"Without the very large increases in inflation-adjusted money supply since September, the leading index would have been significantly weaker."

This is the difficult task the Fed faces: it must overcome the deflationary pockets of weakness without creating inflation. I wish them luck - they will need it; and this is accepting that such monetary policy is desirable and valid to start with; which I do not believe is true.

Later in its report, the Conference Board provided further proof that the economic problems run deep:

"All in all, the continued widespread deterioration in the composite indexes suggests that the recession that began in December 2007 will continue into the New Year and the contraction in economic activity could deepen further in the near term."


Gold was up 16.90 closing at 837.40 for a weekly gain of 2%. Earlier in the week gold closed over the 850 price level, which marks the intermediate term trend.

A weekly close above this level would re-establish the trend as bullish. The weekly chart below shows gold bumping up against its 50 day moving average and both horizontal resistance at 850 and its declining upper trend line just above.

If gold can close above these three levels on a weekly basis, it will signal a new move up is beginning.

MACD has made a positive crossover and the histograms have turned up into positive territory as well.


Silver was up +0.62 cents, closing the week out at 10.67 for a gain of 6%. Gold was up 2% for the week, so silver outperformed gold by 3 to 1: a very good showing. I like the way silver has been acting the past few weeks.

Gold Stocks

The GDX Index closed up 6.66% this week at 30.58. This was three times gold's rise, and was positive confirmation of the overall strength of the gold sector.

A long term cup & handle formation was broken below in mid-2008, which turned long term support into resistance.

Now, the horizontal trend line has been regained and becomes support. This has very positive long term implications.

The latest full-length version of this week's market wrap is available at the Honest Money Gold & Silver Report website. Stop by and check out the popular stock watch list that contains individual stock picks that have gained up to 35% in the last few weeks.

Just made available on the site is an audio version of the book Honest Money. A free copy is included with new subscriptions along with a free special report: Investment Vehicles for Bull & Bear Markets. A list of over 50 ETF's and other investment vehicles offering profit potential on both the long and short side of the market: stocks, bonds, currencies, gold, oil, water and more. Take a look at this week's report with twenty-seven easy to read charts and graphs.

Good luck. Good trading. Good health, and that's a wrap.

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Douglas V. Gnazzo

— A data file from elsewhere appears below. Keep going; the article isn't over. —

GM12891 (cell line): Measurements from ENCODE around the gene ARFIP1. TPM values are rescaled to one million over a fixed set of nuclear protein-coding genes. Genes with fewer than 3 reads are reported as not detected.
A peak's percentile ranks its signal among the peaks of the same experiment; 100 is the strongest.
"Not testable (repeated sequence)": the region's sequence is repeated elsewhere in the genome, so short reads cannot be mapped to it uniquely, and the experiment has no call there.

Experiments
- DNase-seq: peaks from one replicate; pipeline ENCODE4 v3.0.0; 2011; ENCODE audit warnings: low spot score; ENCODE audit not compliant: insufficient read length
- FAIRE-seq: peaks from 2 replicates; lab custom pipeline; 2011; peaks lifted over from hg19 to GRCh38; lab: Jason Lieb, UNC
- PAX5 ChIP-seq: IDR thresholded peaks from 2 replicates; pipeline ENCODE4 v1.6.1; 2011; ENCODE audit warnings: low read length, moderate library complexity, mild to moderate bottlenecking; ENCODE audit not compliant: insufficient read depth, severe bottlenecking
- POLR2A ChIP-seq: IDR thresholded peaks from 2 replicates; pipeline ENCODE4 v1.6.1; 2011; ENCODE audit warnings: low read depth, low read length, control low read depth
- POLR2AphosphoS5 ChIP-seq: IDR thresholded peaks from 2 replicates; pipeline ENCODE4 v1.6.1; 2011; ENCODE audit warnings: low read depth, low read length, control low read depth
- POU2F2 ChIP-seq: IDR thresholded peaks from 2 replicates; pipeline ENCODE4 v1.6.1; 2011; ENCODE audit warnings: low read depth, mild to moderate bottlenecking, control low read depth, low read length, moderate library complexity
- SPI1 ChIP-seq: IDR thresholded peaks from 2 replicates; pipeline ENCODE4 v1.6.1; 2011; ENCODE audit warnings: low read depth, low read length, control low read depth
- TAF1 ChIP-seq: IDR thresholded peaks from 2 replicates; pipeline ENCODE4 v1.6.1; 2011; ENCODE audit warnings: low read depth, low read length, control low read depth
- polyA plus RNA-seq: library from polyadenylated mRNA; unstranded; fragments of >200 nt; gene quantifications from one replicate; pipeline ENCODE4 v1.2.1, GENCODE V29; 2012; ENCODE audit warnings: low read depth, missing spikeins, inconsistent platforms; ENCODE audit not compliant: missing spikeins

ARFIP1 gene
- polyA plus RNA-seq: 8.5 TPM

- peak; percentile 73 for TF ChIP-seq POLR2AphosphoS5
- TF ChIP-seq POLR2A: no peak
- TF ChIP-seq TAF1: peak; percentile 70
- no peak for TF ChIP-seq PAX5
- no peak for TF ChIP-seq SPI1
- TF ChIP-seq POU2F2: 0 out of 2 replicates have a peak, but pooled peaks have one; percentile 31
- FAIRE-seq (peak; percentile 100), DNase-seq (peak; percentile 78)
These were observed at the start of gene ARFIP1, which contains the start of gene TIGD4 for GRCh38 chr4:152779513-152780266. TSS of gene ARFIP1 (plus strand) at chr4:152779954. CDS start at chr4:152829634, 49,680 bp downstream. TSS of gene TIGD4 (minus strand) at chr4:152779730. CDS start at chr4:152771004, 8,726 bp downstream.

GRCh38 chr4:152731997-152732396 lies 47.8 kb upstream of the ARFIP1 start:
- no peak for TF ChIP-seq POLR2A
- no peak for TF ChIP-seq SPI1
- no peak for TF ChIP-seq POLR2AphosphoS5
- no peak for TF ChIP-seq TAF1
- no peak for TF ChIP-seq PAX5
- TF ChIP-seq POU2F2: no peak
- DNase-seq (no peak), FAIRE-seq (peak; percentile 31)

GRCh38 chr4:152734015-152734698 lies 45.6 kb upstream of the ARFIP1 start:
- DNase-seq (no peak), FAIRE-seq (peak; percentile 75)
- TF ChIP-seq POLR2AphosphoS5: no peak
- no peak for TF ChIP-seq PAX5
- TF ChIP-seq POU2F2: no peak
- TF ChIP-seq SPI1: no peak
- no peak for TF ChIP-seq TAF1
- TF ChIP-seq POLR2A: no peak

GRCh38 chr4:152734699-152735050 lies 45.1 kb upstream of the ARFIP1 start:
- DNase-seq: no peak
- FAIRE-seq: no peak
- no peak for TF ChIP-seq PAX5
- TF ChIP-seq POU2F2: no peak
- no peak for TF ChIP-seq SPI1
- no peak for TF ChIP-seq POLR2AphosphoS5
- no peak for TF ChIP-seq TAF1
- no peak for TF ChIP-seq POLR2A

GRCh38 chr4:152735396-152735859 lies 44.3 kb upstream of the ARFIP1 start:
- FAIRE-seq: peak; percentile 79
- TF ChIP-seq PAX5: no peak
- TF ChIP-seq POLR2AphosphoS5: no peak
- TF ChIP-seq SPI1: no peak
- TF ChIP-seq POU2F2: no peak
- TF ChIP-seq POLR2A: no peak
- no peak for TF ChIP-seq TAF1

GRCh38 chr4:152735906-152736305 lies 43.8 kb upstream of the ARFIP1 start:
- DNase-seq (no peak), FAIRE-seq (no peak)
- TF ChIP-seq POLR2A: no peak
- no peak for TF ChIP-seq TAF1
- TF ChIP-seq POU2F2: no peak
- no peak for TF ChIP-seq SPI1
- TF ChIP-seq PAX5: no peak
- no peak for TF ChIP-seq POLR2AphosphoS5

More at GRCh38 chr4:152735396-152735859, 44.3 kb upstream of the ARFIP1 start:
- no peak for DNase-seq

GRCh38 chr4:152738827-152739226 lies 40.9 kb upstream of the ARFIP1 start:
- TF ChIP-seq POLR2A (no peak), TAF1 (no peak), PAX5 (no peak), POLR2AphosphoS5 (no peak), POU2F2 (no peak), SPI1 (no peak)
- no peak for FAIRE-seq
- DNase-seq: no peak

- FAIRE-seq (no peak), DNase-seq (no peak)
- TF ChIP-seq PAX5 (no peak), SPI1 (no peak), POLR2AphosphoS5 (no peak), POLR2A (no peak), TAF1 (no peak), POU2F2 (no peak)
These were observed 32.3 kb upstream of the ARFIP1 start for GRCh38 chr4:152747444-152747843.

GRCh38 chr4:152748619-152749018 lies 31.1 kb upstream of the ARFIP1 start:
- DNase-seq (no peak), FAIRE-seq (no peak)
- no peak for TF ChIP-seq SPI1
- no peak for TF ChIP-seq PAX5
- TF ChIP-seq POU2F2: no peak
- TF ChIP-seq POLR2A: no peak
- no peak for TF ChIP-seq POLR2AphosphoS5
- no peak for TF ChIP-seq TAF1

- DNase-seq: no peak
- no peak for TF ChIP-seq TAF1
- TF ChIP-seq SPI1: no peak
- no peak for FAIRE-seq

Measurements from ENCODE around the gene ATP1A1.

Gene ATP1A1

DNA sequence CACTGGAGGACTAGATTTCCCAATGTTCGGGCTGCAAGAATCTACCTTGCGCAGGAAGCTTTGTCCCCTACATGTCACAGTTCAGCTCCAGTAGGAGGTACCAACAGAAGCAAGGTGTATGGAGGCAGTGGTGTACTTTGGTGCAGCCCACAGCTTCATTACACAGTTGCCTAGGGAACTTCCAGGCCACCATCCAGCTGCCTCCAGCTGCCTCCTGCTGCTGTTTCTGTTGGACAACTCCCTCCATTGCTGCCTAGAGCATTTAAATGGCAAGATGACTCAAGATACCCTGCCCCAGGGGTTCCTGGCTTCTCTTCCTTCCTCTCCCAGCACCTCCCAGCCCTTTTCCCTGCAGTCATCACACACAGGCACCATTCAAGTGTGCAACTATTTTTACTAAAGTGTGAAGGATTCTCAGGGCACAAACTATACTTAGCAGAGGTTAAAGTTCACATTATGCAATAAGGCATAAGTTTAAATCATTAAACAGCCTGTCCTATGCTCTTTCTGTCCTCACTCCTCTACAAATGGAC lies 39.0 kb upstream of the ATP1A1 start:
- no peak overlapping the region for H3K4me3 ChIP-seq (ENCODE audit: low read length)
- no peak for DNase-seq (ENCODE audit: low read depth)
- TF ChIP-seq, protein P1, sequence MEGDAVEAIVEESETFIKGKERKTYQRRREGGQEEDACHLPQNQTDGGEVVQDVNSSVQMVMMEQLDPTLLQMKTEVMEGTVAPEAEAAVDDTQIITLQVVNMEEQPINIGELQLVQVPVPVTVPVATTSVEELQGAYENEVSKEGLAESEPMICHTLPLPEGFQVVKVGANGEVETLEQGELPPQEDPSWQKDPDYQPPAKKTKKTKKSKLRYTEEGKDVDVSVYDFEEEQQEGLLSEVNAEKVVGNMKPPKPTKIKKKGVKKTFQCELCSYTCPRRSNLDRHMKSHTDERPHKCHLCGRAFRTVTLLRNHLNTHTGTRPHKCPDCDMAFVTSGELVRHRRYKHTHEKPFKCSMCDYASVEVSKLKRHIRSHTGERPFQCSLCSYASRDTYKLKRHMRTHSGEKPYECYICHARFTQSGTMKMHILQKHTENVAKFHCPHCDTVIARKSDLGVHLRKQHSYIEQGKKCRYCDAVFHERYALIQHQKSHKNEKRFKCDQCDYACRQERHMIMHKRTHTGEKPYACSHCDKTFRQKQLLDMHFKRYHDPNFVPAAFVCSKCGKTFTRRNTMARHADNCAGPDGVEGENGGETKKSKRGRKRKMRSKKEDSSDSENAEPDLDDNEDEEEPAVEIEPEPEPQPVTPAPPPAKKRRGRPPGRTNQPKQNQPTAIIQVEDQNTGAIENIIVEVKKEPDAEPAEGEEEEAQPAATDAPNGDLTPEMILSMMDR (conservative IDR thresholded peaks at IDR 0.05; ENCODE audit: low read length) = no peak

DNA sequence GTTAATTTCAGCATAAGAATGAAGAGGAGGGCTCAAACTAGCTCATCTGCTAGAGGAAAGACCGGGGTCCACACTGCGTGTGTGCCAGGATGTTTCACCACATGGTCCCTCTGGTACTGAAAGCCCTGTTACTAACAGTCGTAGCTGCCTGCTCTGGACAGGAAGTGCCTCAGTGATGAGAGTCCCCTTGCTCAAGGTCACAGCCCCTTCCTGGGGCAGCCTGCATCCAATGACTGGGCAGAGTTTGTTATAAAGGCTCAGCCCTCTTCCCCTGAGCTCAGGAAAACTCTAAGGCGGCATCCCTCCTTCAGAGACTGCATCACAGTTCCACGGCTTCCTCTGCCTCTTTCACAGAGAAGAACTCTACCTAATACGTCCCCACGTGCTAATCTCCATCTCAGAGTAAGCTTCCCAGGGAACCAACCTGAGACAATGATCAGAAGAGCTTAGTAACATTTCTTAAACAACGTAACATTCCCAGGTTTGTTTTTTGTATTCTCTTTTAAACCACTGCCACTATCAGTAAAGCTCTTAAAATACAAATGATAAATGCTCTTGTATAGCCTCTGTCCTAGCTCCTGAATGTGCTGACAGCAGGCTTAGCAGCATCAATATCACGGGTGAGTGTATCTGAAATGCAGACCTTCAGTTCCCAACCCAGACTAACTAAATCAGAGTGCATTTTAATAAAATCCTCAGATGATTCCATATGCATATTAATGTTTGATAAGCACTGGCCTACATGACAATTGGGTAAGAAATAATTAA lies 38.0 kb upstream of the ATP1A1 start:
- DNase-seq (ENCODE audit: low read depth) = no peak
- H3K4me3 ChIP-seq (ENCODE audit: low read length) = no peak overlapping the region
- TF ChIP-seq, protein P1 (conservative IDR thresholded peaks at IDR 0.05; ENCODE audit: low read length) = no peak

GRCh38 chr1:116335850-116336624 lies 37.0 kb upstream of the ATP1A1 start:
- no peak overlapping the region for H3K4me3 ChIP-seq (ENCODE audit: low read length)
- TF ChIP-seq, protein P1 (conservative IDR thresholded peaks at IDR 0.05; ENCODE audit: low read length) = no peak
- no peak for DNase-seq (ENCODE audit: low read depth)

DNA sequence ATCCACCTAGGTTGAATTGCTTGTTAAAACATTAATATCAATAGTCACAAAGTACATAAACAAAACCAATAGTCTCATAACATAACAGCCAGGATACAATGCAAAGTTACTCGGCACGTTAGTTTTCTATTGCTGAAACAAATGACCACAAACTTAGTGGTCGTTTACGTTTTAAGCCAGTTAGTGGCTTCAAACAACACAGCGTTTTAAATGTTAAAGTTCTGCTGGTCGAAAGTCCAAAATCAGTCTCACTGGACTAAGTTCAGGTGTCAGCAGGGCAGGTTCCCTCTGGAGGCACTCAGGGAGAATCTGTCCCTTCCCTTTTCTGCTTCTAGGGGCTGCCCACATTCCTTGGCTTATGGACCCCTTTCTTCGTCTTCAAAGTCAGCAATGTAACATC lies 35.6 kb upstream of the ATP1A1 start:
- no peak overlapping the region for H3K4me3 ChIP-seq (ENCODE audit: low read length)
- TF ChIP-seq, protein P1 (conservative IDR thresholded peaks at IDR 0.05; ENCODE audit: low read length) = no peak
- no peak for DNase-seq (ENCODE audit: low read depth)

Author: Douglas V. Gnazzo

Douglas V. Gnazzo
Honest Money Gold & Silver Report

Douglas V. Gnazzo is the retired CEO of New England Renovation LLC, a historical restoration contractor that specialized in the restoration of older buildings and vintage historic landmarks. Mr. Gnazzo writes for numerous websites, and his work appears both here and abroad. Just recently, he was honored by being chosen as a Foundation Scholar for the Foundation of Monetary Education (FAME).

Disclaimer: The contents of this article represent the opinions of Douglas V. Gnazzo. Nothing contained herein is intended as investment advice or recommendations for specific investment decisions, and you should not rely on it as such. Douglas V. Gnazzo is not a registered investment advisor. Information and analysis above are derived from sources and using methods believed to be reliable, but Douglas. V. Gnazzo cannot accept responsibility for any trading losses you may incur as a result of your reliance on this analysis and will not be held liable for the consequence of reliance upon any opinion or statement contained herein or any omission. Individuals should consult with their broker and personal financial advisors before engaging in any trading activities. Do your own due diligence regarding personal investment decisions. This article may contain information that is confidential and/or protected by law. The purpose of this article is intended to be used as an educational discussion of the issues involved. Douglas V. Gnazzo is not a lawyer or a legal scholar. Information and analysis derived from the quoted sources are believed to be reliable and are offered in good faith. Only a highly trained and certified and registered legal professional should be regarded as an authority on the issues involved; and all those seeking such an authoritative opinion should do their own due diligence and seek out the advice of a legal professional. Lastly, Douglas V. Gnazzo believes that The United States of America is the greatest country on Earth, but that it can yet become greater. This article is written to help facilitate that greater becoming. God Bless America.